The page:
Trump has called for a more aggressive crackdown on illegal immigration and called for the hiring of more than 5,000 border patrol agents and 10,000 ICE officers.

“At the end of the day, the goal is to get control of the border and enhance the security of the country,” said White House assistant press secretary Michael Short in an email.

Other Stories of Interest

President Trump Faces Big Hurdle in Hiring 15,000 Agents for ICE, Border Patrol

ICE agents, via Wikipedia

ICE agents, via Wikipedia

By Steve Neavling
ticklethewire.com

President Trump’s plans to hire 10,000 more ICE officers and 5,000 more Border Patrol agents may not succeed.

Homeland Security Secretary John Kelly said it’s unlikely that “we’re going to get 10,000 and 5,000 on board within the next couple of year,” NPR reports.

That’s largely because of the extensive training and background checks for potential agents.

When the number of agents at Customs and Border Protection were increased from 10,000 to 21,000 during the George W. Bush and Barack Obama administration, problems occurred. For example, new agents were rushed into the field, many without completed background checks.

“You have to make sure that no red flags come up in someone’s background before you’re putting them in a position like this,” says Shawn Moran, vice president of the National Border Patrol Council, the union that represents Border Patrol agents.

One of the most burdensome steps to becoming an agent is passing a rigorous – and some say flawed and overly burdensome – polygraph exam that two out of three applicants fail.

Moran said the exams, which can take up to eight hours, “is excluding qualified candidates from being Border Patrol agents.”

Lawmakers Say Secret Service Needs to Hire More Agents

secret serviceBy Steve Neavling
ticklethewire.com

The Secret Service is so short-staffed that it should seek outside help, two lawmakers said Tuesday.

The two Congressional members said the agency is losing agents faster than it can replace them.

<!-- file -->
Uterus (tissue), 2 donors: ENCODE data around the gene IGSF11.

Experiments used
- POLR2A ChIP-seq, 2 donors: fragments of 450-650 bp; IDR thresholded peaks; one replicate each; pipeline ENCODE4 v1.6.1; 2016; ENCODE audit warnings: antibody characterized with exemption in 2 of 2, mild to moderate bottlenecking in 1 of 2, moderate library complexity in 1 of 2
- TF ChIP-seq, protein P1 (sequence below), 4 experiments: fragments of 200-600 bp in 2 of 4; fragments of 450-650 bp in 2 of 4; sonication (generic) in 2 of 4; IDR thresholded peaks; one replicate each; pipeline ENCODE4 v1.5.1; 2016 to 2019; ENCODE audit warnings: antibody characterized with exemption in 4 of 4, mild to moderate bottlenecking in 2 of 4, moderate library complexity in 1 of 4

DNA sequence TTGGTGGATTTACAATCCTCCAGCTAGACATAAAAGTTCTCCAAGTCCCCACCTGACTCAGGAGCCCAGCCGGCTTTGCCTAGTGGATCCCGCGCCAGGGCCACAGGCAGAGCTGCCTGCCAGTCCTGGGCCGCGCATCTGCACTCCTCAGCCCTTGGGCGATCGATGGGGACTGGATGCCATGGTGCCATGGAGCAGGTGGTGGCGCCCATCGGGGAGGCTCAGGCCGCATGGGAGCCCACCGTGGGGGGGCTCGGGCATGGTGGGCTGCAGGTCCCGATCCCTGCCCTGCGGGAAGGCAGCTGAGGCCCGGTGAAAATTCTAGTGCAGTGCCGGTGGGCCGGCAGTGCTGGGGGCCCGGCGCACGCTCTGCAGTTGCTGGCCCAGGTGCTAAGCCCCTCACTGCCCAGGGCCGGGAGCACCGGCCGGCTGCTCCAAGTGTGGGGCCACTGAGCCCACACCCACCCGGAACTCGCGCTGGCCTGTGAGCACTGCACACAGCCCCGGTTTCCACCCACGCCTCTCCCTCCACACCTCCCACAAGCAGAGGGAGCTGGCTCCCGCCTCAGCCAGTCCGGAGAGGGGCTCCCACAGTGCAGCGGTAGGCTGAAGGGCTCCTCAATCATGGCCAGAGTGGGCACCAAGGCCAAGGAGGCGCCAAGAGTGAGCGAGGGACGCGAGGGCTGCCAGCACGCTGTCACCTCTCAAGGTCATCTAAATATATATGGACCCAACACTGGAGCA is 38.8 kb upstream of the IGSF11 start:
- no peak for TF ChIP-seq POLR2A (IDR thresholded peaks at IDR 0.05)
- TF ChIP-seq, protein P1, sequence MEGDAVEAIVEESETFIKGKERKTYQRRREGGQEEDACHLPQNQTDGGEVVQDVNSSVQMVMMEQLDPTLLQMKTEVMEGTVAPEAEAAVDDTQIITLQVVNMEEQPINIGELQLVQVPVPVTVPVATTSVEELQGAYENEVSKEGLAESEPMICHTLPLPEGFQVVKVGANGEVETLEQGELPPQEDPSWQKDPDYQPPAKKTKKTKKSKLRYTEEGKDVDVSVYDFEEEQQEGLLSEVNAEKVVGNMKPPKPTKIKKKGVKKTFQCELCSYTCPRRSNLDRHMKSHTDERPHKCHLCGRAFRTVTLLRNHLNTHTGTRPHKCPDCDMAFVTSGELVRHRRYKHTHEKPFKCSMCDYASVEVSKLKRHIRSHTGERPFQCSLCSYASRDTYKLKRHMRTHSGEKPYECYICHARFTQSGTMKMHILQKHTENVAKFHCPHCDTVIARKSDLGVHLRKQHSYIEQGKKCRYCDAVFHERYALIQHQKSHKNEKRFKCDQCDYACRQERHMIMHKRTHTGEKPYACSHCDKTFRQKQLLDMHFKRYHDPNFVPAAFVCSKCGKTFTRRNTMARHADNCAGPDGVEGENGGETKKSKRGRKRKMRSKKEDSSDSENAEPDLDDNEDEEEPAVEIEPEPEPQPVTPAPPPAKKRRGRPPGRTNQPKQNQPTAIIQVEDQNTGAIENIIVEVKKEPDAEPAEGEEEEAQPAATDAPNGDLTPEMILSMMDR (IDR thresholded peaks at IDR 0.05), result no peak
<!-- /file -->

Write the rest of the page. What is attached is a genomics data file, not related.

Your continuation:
“USSS simply cannot hire enough personnel to keep pace with historic attrition rates,” House Oversight and Government Reform Committee chairman Jason Chaffetz, R-Utah, and ranking Democrat Elijah Cummings of Maryland noted in a Tuesday letter to Secret Service director Joseph Clancy.

“The committee encourages USSS to explore innovative ways to fill this staffing gap-such as detailing qualified law enforcement officials or [administrative, professional, and technical] employees from other agencies-in the short-term while continuing its long-term efforts to develop a zero-based budget and increase hiring and retention,” they wrote.

The problem has been that the Secret Service has been unable to vacancies quickly enough.

“Nearly every USSS employee who spoke with the [inspector general] said they had serious concerns regarding UD staffing shortages,” the lawmakers observed. “Some employees characterized the agency as ‘hemorrhaging’ employees.”

FEMA Hired 4 Employees with Criminal Backgrounds, Inspector General Reports

homeland2department-of-homeland-security-logo-300x300By Steve Neavling
ticklethewire.com

A former FEMA official hired four employees with criminal backgrounds, paying them nearly $350,000 in combined annual salaries, a report has revealed.

Homeland Security Inspector General John Roth said the unidentified chief security officer knew about the criminal backgrounds of two of the employees and hired them anyway, the Associated Press reports. 

The employees were fired in 2012.

Roth recommended an investigation by the Homeland Security Department’s chief financial officer to determine whether other violations occurred. Roth also said the chief security officer should enforce premium pay rules.

A FEMA spokesman said the agency supports the recommendation and added that the agency has “taken a number of corrective actions to prevent current and future misuse” of pay rules.

President Obama Plans to Hire More FBI, ATF Staff to Expedite Background Checks for Firearms

President Obama Executive Order ImmigrationBy Steve Neavling
ticklethewire.com

The Obama administration wants to expedite mandatory background checks on gun buyers and needs hundreds more federal law enforcement personnel to help, Govexec.com reports. 

The plan calls for hiring more than 230 extra analysts and other support staff for the National Instant Criminal Background Check System, which saw a record number of gun sales.

The idea is to more quickly process background checks, which helps the FBI provide notice to local authorities about potential unlawful firearm purchases.

The White House said the new hiring “will begin immediately and increase the existing workforce by 50 percent,” according to a fact sheet on the executive actions. “This will reduce the strain on the NICS system and improve its ability to identify dangerous people who are prohibited from buying a gun before the transfer of a firearm is completed.”

The hiring will take place over the next two years.